This article has been translated from Romanian with the help of Notion AI.
What are the effects of AI and data legislations on companies? To understand this, we need to start with American movies versus European movies 🙂 Who hasn’t seen one of those Marvel movies, of which there have been over (I believe) 30?
Action, explosions, noise, fantastic events, successes despite all adversities, and in the end, the good triumphs. In contrast to this picture, the European film is artistic, slow-paced, perhaps black and white, with sadness, complications, and not always a happy ending. The classic separation between Europe and America, American superiority versus European backwardness.
The same goes for technology. America is the country of Marvel, where everything is possible in terms of innovation and companies are mega successes, while Europe is the country of slow-paced films, companies that don’t innovate, and seem sad compared to their American counterparts. We hear these things quite often, and the main reason why European companies are seen this way is that there is not enough venture capital to encourage innovation. Oh, and there’s also the issue of regulation. Apparently, there are too many regulations that stifle innovation. Is it really true?
This is where we find ourselves with the dilemma, and this is what we want to investigate in this analysis. Specifically, we will explore the impact of new EU regulations on data and artificial intelligence on companies.
Why do we care?
- If you work in a tech company and/or probably develop tech products, interesting times lie ahead. How do you prepare for that?
- We often hear about European legislation and European bureaucracy versus the allure of investment and regulation climate in the US. Is it really that bad?
So what is it about?
- We will discuss the main elements of European legislation regarding data and artificial intelligence
- We will see the impact on companies and how or if the EU can help in other ways to reduce the impact.
- We will conclude by discussing how you should prepare for a series of changes.
Let’s get started, then.
What is the EU up to this time?
What isn’t it doing? 🙂 That’s the question. We are approaching the end of the Von der Leyen Commission’s mandate, and there have been numerous regulations and reform proposals related to the digital space. Here are just a few of them, noting that you can see the entire universe here:
- Legislation on artificial intelligence
- Data legislations (data governance and data act)
- Cybersecurity resilience act
- Gigabit act
- Digital identity legislation
- Regulation of work on ride-sharing platforms
- European chip act
- Cybersecurity solidarity act
- Digital services act
- Digital markets act
- Network and information systems directive 2
We have already discussed most of them on the website, but more from the perspective of their influence on Romania and its citizens. But what about the private sector? Is it really being strangled by cumbersome and hard-to-implement regulations? Some regulations apply to all companies (such as GDPR, which regulates data protection), others are sector-specific (the draft directive on platform work), and others focus more on consumer protection, impacting companies through consumer protection.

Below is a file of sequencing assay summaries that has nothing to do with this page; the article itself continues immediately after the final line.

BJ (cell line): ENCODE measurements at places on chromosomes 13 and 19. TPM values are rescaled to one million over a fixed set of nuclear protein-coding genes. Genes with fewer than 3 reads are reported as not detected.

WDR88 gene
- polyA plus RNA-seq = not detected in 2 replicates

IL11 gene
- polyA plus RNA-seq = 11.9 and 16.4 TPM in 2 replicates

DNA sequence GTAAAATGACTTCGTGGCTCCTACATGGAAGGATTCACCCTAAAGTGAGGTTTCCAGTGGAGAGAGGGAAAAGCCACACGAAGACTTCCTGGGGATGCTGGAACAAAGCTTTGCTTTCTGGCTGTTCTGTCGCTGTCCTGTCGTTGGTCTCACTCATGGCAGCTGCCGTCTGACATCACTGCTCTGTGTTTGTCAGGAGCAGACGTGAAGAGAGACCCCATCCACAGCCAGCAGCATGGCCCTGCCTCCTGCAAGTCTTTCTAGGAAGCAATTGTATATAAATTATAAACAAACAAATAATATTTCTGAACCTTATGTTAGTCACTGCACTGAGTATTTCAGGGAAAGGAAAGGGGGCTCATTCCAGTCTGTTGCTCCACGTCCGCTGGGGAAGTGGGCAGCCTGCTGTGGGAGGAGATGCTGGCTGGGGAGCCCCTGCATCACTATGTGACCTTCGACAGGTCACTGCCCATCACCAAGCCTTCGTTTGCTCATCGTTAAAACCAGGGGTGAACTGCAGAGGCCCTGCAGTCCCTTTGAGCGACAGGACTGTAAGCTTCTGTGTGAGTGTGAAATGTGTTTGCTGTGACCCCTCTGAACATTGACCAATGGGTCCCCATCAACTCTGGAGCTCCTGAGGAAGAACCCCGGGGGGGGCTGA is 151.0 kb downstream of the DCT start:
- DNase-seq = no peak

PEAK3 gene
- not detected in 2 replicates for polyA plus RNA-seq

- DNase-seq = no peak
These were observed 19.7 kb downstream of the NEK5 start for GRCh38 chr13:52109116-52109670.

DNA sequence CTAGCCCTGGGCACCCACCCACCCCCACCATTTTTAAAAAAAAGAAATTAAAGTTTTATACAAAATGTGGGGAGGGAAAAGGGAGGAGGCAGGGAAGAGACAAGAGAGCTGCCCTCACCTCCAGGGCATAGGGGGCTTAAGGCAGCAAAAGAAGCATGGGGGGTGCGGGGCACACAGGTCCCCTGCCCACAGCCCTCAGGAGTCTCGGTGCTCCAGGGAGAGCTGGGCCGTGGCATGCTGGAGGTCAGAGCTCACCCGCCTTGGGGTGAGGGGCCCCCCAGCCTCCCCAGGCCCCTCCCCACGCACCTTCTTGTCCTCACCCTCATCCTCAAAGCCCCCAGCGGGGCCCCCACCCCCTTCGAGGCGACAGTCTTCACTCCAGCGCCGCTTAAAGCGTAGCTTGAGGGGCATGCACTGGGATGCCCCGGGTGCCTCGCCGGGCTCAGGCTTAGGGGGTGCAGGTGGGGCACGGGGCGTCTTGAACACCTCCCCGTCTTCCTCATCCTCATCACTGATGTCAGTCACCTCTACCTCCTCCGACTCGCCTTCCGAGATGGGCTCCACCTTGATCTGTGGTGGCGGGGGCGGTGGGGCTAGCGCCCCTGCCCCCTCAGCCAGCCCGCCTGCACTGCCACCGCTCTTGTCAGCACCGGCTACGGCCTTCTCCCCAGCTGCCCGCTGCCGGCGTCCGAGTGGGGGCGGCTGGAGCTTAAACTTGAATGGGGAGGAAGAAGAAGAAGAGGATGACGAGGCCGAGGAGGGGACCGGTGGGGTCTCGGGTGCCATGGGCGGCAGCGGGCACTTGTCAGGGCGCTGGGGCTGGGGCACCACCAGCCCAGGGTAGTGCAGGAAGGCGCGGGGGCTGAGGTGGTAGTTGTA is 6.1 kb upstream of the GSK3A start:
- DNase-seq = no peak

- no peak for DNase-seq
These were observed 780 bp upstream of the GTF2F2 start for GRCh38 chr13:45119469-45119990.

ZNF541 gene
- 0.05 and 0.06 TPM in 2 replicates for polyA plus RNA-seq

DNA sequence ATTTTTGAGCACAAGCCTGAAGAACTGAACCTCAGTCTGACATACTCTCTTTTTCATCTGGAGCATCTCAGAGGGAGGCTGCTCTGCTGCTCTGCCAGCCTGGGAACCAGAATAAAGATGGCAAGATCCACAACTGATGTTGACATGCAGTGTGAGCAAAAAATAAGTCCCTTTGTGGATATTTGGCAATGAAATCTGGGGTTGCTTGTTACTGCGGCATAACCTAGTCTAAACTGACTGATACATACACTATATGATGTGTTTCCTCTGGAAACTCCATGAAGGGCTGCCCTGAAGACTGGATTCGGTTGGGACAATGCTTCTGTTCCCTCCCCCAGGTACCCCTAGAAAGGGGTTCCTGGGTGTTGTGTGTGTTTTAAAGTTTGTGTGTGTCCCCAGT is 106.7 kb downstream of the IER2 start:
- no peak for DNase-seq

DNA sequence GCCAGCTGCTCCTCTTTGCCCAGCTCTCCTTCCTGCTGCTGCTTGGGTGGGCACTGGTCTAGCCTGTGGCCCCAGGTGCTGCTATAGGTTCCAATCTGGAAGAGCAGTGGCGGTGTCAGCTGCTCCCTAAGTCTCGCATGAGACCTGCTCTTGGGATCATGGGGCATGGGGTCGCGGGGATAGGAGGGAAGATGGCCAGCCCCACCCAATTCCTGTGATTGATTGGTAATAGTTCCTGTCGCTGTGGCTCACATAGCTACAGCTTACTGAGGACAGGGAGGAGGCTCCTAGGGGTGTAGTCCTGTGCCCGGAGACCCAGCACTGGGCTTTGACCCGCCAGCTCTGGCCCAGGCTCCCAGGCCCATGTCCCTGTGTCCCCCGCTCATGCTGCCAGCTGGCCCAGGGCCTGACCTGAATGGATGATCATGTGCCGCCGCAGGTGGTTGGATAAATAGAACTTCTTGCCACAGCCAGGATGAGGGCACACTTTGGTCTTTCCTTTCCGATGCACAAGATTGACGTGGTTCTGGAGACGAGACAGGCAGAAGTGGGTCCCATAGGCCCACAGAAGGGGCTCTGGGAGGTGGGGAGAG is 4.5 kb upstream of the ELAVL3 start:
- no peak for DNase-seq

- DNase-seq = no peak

Let’s briefly look at some of them that have an impact on the IT sector as well as non-IT companies that are more advanced and have an impact:
- AI Act
- data legislations
effects of AI and data legislations on companies - AI Act
We have discussed the AI Act here, but let’s briefly review the main elements of the legislation to establish a foundation for the anticipated impact on companies. It has not yet come into effect but is expected to do so in 2024. The key points of the legislation are:
- Definition of an AI system: a machine-based system that is designed to operate with varying levels of autonomy and can, for explicit or implicit objectives, generate outputs such as predictions, recommendations, or decisions that influence physical or virtual environments.
- Classification of AI systems into 4 risk categories:
Who has obligations?
The legislation classifies several types of actors involved in the development, commercialization, import, or distribution of AI systems, namely: suppliers, implementers, importers, distributors, and manufacturers of devices. The main obligations they have will only materialize IF any of these actors put high-risk systems on the market. According to some estimates, 30% of AI systems produced in the EU would fall into this category, but the EU’s impact assessment suggests that it is around 15%. The situation will only become clear after these high-risk systems are registered in the European database required by the legislation.
Let’s highlight some key points from the compromise text between the Parliament and the Council.
- Conduct conformity assessments before placing high-risk systems on the market (these can be done internally or outsourced) in three areas: quality management system, technical documentation, and conformity assessment between technical documentation and the design and development process.
- Ensure that individuals providing human oversight of AI systems are informed about the risk of confirmation bias (i.e., they should not rely solely on the output of the AI system in making decisions).
- Provide specifications for the data used to train the AI system, including information about limitations and possible existing assumptions within the dataset. For example, if the data is predominantly from a specific geographic region, which could create limitations in using the systems in other regions.
- Prepare technical documentation.
- Take corrective actions to bring the system into conformity and inform the importer and implementer.